Polar Biology

, Volume 28, Issue 7, pp 514–522 | Cite as

Allogromiid foraminifera and gromiids from under the Ross Ice Shelf: morphological and molecular diversity

  • Jan Pawlowski
  • José F. Fahrni
  • Jackie Guiard
  • Kathleen Conlan
  • Justin Hardecker
  • Andrea Habura
  • Samuel S. BowserEmail author
Original Paper


Allogromiid foraminifera and gromiids constitute an important but poorly known component of the meiobenthos in high-latitude marine settings. Here, we present a first report on the diversity of these protists, together with an account of co-occurring invertebrate taxa, in a sample of sea floor sediment from a water depth of 923 m under the Ross Ice Shelf. Light microscopy of sieved sediment yielded 14 allogromiid foraminifera and three Gromia spp. morphotypes. We also obtained 36 partial small subunit rDNA sequences of allogromiids, including 19 sequences of individual isolates and 17 sequences from environmental DNA samples. Phylogenetic analyses of the obtained sequences identified 18 phylotypes, of which seven were closely related to previously sequenced allogromiids, while 11 represented new lineages. Our results demonstrate that a rich meiofaunal assemblage is present under the Ross Ice Shelf, 12 km from the open ocean. Molecular phylogenetic analyses of these allogromiid foraminifera point to the endemic character of the Ross Ice Shelf assemblage; however, more extensive sampling of the molecular diversity of this group of foraminifera in the Antarctic deep sea is necessary to confirm this conclusion.


Foraminifera Meiofauna Benthic Foraminifera Neighbor Join Planktonic Foraminifera 
These keywords were added by machine and not by the authors. This process is experimental and the keywords may be updated as the learning algorithm improves.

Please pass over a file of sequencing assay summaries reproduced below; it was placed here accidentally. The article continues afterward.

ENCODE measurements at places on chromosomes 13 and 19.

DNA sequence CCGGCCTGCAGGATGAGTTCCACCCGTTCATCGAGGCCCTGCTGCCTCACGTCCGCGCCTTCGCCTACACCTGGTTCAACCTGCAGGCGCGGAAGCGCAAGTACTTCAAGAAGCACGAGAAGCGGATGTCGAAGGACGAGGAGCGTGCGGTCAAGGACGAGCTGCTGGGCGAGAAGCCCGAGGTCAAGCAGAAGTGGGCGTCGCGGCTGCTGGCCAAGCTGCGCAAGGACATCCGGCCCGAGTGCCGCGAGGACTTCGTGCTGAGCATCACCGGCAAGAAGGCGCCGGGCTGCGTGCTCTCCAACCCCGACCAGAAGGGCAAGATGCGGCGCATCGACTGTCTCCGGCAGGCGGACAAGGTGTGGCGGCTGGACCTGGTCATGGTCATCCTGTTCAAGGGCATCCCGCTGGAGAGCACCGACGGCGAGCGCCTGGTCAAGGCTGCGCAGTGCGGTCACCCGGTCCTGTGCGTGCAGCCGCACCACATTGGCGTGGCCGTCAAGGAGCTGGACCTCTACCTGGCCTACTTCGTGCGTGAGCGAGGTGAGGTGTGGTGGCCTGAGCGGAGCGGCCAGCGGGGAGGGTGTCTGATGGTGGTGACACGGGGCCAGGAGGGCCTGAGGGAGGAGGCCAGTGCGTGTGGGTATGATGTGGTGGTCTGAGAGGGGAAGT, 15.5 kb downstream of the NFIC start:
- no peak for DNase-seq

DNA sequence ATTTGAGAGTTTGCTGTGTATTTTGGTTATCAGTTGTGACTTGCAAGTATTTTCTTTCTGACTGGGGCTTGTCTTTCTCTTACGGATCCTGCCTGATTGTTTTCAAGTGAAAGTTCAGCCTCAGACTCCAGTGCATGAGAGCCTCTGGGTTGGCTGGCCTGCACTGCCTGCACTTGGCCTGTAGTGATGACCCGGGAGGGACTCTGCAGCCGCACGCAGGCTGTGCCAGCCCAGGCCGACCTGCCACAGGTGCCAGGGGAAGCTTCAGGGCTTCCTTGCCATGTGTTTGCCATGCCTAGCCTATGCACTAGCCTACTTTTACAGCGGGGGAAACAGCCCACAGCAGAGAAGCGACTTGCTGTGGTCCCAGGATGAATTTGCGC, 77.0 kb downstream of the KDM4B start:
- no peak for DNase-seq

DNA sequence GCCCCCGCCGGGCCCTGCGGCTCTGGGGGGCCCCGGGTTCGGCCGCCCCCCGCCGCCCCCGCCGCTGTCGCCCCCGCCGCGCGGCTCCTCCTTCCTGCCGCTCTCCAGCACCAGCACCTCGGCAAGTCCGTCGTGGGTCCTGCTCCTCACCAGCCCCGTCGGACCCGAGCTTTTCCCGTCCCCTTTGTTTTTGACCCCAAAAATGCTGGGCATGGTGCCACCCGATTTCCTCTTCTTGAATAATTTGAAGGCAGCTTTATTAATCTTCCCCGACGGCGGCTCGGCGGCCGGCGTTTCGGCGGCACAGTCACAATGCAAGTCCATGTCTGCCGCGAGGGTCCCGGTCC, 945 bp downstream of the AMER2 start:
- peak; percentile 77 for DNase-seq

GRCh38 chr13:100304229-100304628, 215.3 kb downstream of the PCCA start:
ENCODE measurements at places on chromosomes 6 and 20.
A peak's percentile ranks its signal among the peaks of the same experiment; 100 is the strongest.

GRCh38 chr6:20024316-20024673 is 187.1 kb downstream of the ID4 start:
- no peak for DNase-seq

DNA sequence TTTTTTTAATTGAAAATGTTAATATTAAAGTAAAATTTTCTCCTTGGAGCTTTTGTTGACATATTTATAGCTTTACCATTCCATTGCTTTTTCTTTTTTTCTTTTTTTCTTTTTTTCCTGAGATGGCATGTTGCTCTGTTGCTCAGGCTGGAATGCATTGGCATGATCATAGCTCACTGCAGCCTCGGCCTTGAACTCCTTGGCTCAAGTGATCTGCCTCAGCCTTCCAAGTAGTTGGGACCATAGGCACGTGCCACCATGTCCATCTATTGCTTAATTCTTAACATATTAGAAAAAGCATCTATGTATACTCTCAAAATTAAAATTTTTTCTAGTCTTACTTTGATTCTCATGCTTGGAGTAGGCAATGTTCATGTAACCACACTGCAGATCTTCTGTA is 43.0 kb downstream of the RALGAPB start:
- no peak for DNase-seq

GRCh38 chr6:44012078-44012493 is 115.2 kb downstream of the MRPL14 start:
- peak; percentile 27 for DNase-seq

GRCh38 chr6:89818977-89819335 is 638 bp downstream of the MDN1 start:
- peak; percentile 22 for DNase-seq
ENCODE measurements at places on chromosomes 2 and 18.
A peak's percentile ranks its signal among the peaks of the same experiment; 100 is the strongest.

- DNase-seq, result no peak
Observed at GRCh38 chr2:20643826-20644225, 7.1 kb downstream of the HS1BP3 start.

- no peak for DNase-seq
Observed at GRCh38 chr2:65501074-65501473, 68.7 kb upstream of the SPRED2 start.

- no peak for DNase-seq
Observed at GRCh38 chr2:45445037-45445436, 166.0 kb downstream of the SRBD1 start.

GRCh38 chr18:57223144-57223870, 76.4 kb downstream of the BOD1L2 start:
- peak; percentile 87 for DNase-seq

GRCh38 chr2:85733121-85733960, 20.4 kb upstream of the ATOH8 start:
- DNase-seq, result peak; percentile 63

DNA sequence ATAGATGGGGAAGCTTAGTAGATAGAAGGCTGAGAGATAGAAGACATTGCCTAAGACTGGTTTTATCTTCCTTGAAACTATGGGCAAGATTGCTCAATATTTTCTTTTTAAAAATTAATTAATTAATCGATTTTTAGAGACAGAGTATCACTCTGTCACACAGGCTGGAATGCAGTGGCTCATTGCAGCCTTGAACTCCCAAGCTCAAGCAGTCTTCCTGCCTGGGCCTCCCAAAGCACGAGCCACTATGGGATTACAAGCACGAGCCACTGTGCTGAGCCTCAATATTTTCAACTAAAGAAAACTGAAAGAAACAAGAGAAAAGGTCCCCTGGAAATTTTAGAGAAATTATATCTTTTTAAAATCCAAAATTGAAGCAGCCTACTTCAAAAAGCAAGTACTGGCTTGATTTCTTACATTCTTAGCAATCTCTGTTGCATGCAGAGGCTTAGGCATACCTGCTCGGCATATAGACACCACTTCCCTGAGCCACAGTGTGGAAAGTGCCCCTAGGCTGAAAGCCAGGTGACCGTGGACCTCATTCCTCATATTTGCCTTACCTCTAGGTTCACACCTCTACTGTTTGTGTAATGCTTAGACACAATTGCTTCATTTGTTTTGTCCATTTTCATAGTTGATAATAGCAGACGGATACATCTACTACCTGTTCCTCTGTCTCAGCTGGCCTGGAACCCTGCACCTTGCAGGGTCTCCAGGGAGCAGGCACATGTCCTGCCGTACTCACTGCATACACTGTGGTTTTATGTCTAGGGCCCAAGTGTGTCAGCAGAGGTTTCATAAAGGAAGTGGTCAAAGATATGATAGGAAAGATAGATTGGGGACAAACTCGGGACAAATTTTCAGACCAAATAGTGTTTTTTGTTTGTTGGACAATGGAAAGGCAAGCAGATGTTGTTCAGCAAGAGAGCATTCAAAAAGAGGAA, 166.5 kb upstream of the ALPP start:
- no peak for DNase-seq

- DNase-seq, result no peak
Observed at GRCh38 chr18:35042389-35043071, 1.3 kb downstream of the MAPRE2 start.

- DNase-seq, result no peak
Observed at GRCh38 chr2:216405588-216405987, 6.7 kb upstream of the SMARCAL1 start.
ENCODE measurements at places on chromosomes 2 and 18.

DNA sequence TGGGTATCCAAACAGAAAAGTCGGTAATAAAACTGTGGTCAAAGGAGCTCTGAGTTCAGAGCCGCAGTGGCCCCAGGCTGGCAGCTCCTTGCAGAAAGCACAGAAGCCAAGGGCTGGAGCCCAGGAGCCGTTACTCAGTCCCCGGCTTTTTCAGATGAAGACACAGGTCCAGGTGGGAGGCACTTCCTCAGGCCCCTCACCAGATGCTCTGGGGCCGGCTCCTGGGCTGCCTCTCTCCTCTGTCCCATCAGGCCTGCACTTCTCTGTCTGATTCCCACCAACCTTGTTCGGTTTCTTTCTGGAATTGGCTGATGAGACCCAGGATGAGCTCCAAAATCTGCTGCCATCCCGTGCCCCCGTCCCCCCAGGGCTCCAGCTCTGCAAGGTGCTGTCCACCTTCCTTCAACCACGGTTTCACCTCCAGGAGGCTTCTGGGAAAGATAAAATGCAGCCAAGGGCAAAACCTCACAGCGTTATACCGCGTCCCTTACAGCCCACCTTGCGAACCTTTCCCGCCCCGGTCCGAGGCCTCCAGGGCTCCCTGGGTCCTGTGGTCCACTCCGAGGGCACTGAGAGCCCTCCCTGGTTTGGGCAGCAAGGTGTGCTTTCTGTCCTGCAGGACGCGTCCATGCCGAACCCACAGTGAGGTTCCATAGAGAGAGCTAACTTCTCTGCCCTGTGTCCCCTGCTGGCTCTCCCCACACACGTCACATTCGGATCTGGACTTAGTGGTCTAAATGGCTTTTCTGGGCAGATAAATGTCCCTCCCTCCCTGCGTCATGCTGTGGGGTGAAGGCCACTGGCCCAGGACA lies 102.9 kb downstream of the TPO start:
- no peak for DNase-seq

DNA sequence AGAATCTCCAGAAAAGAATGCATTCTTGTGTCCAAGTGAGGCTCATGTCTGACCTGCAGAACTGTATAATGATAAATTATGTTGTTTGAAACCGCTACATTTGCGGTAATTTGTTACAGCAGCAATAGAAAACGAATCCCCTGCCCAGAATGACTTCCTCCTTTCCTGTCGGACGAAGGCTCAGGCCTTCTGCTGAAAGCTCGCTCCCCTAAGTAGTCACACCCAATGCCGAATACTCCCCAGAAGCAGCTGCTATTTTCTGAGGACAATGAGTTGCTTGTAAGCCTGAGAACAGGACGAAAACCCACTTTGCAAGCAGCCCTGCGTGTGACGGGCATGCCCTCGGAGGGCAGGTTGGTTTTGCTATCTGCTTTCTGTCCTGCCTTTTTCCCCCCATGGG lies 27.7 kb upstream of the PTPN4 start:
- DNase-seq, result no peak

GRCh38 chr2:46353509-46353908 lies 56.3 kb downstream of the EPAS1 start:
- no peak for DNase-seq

We are indebted to the K-042 team, especially A. Pyne, field leader, and the AWI hot water drilling group, E. Dunker and U. Nixdorf, for ice shelf drilling and sample collection. We thank the staff of the National Science Foundation and Raytheon Polar Services Corporation for field logistics, Dr. S.P. Alexander for help in collecting the sample, and C. English for technical assistance. The Wadsworth Center’s Molecular Genetics and Electron Microscopy Cores, and NSF grant DBI-0116551 in support of the Center’s SEM facility are gratefully acknowledged. This study was supported by grants from the Swiss National Science Foundation (3100A0–100415 awarded to J.P.) and the United States National Science Foundation (OPP-0003639 awarded to S.S.B.).


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Copyright information

© Springer-Verlag 2005

Authors and Affiliations

  • Jan Pawlowski
    • 1
  • José F. Fahrni
    • 1
  • Jackie Guiard
    • 1
  • Kathleen Conlan
    • 2
  • Justin Hardecker
    • 3
  • Andrea Habura
    • 3
  • Samuel S. Bowser
    • 3
    • 4
    Email author
  1. 1.Department of Zoology and Animal BiologyUniversity of GenevaSwitzerland
  2. 2.Canadian Museum of NatureOttawaCanada
  3. 3.Laboratory of Cell Regulation, New York State Department of HealthWadsworth CenterAlbanyUSA
  4. 4.Department of Biomedical SciencesThe University at AlbanyAlbanyUSA

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